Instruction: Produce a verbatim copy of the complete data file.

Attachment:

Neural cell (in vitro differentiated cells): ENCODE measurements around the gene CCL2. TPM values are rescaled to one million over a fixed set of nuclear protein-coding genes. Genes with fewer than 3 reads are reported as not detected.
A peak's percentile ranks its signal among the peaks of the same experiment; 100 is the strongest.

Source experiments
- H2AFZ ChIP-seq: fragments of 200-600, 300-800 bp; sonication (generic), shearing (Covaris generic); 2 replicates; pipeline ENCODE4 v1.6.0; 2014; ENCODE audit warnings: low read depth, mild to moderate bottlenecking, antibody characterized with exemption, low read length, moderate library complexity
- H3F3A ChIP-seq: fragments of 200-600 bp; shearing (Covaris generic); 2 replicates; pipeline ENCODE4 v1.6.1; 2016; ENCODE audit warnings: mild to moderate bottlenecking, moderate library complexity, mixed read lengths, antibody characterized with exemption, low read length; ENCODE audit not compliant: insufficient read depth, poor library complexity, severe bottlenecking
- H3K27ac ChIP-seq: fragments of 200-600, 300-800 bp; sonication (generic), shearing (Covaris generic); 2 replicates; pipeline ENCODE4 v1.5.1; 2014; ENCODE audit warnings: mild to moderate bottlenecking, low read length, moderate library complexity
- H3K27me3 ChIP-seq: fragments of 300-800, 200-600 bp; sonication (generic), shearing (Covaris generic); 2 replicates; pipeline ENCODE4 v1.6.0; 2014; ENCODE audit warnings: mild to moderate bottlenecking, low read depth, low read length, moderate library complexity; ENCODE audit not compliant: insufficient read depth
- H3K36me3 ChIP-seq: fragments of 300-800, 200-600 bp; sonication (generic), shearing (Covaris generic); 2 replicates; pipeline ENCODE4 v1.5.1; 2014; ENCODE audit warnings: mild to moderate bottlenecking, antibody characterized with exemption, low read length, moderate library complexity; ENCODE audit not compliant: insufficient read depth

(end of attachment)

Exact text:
Neural cell (in vitro differentiated cells): ENCODE measurements around the gene CCL2. TPM values are rescaled to one million over a fixed set of nuclear protein-coding genes. Genes with fewer than 3 reads are reported as not detected.
A peak's percentile ranks its signal among the peaks of the same experiment; 100 is the strongest.

Source experiments
- H2AFZ ChIP-seq: fragments of 200-600, 300-800 bp; sonication (generic), shearing (Covaris generic); 2 replicates; pipeline ENCODE4 v1.6.0; 2014; ENCODE audit warnings: low read depth, mild to moderate bottlenecking, antibody characterized with exemption, low read length, moderate library complexity
- H3F3A ChIP-seq: fragments of 200-600 bp; shearing (Covaris generic); 2 replicates; pipeline ENCODE4 v1.6.1; 2016; ENCODE audit warnings: mild to moderate bottlenecking, moderate library complexity, mixed read lengths, antibody characterized with exemption, low read length; ENCODE audit not compliant: insufficient read depth, poor library complexity, severe bottlenecking
- H3K27ac ChIP-seq: fragments of 200-600, 300-800 bp; sonication (generic), shearing (Covaris generic); 2 replicates; pipeline ENCODE4 v1.5.1; 2014; ENCODE audit warnings: mild to moderate bottlenecking, low read length, moderate library complexity
- H3K27me3 ChIP-seq: fragments of 300-800, 200-600 bp; sonication (generic), shearing (Covaris generic); 2 replicates; pipeline ENCODE4 v1.6.0; 2014; ENCODE audit warnings: mild to moderate bottlenecking, low read depth, low read length, moderate library complexity; ENCODE audit not compliant: insufficient read depth
- H3K36me3 ChIP-seq: fragments of 300-800, 200-600 bp; sonication (generic), shearing (Covaris generic); 2 replicates; pipeline ENCODE4 v1.5.1; 2014; ENCODE audit warnings: mild to moderate bottlenecking, antibody characterized with exemption, low read length, moderate library complexity; ENCODE audit not compliant: insufficient read depth